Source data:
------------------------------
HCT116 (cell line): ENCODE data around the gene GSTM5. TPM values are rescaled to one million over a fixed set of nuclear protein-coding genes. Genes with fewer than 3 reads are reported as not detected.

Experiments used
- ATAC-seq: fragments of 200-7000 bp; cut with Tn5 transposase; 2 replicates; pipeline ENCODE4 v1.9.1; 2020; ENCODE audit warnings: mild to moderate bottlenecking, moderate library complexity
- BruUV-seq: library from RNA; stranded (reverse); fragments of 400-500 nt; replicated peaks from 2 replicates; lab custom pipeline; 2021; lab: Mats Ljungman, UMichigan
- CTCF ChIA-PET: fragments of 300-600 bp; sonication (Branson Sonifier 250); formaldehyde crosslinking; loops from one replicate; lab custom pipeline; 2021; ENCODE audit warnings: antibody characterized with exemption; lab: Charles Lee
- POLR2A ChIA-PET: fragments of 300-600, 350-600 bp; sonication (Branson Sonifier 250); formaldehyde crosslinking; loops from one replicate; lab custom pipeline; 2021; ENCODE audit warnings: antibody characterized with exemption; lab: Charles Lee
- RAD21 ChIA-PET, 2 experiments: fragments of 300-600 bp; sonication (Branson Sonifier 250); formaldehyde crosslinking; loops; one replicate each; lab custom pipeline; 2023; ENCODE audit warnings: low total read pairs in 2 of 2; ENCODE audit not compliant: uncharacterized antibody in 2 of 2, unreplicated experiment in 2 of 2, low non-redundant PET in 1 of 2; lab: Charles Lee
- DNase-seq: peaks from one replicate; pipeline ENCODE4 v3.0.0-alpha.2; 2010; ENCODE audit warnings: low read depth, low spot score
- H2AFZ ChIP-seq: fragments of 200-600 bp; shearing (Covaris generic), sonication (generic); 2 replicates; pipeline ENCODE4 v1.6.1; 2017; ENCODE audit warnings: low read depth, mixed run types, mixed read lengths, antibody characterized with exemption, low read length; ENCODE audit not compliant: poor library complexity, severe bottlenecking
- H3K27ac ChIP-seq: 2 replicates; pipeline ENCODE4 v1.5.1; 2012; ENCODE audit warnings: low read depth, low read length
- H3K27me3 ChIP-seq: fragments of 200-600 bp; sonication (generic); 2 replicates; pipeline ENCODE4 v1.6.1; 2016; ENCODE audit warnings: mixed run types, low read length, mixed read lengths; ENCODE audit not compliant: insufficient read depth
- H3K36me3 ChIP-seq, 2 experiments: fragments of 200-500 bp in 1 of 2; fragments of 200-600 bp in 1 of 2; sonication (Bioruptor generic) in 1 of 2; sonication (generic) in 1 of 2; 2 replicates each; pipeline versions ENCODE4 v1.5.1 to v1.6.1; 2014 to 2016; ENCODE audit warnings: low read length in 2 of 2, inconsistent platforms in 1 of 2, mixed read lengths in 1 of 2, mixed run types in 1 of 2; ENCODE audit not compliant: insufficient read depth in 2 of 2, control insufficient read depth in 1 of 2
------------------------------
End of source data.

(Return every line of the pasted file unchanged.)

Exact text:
HCT116 (cell line): ENCODE data around the gene GSTM5. TPM values are rescaled to one million over a fixed set of nuclear protein-coding genes. Genes with fewer than 3 reads are reported as not detected.

Experiments used
- ATAC-seq: fragments of 200-7000 bp; cut with Tn5 transposase; 2 replicates; pipeline ENCODE4 v1.9.1; 2020; ENCODE audit warnings: mild to moderate bottlenecking, moderate library complexity
- BruUV-seq: library from RNA; stranded (reverse); fragments of 400-500 nt; replicated peaks from 2 replicates; lab custom pipeline; 2021; lab: Mats Ljungman, UMichigan
- CTCF ChIA-PET: fragments of 300-600 bp; sonication (Branson Sonifier 250); formaldehyde crosslinking; loops from one replicate; lab custom pipeline; 2021; ENCODE audit warnings: antibody characterized with exemption; lab: Charles Lee
- POLR2A ChIA-PET: fragments of 300-600, 350-600 bp; sonication (Branson Sonifier 250); formaldehyde crosslinking; loops from one replicate; lab custom pipeline; 2021; ENCODE audit warnings: antibody characterized with exemption; lab: Charles Lee
- RAD21 ChIA-PET, 2 experiments: fragments of 300-600 bp; sonication (Branson Sonifier 250); formaldehyde crosslinking; loops; one replicate each; lab custom pipeline; 2023; ENCODE audit warnings: low total read pairs in 2 of 2; ENCODE audit not compliant: uncharacterized antibody in 2 of 2, unreplicated experiment in 2 of 2, low non-redundant PET in 1 of 2; lab: Charles Lee
- DNase-seq: peaks from one replicate; pipeline ENCODE4 v3.0.0-alpha.2; 2010; ENCODE audit warnings: low read depth, low spot score
- H2AFZ ChIP-seq: fragments of 200-600 bp; shearing (Covaris generic), sonication (generic); 2 replicates; pipeline ENCODE4 v1.6.1; 2017; ENCODE audit warnings: low read depth, mixed run types, mixed read lengths, antibody characterized with exemption, low read length; ENCODE audit not compliant: poor library complexity, severe bottlenecking
- H3K27ac ChIP-seq: 2 replicates; pipeline ENCODE4 v1.5.1; 2012; ENCODE audit warnings: low read depth, low read length
- H3K27me3 ChIP-seq: fragments of 200-600 bp; sonication (generic); 2 replicates; pipeline ENCODE4 v1.6.1; 2016; ENCODE audit warnings: mixed run types, low read length, mixed read lengths; ENCODE audit not compliant: insufficient read depth
- H3K36me3 ChIP-seq, 2 experiments: fragments of 200-500 bp in 1 of 2; fragments of 200-600 bp in 1 of 2; sonication (Bioruptor generic) in 1 of 2; sonication (generic) in 1 of 2; 2 replicates each; pipeline versions ENCODE4 v1.5.1 to v1.6.1; 2014 to 2016; ENCODE audit warnings: low read length in 2 of 2, inconsistent platforms in 1 of 2, mixed read lengths in 1 of 2, mixed run types in 1 of 2; ENCODE audit not compliant: insufficient read depth in 2 of 2, control insufficient read depth in 1 of 2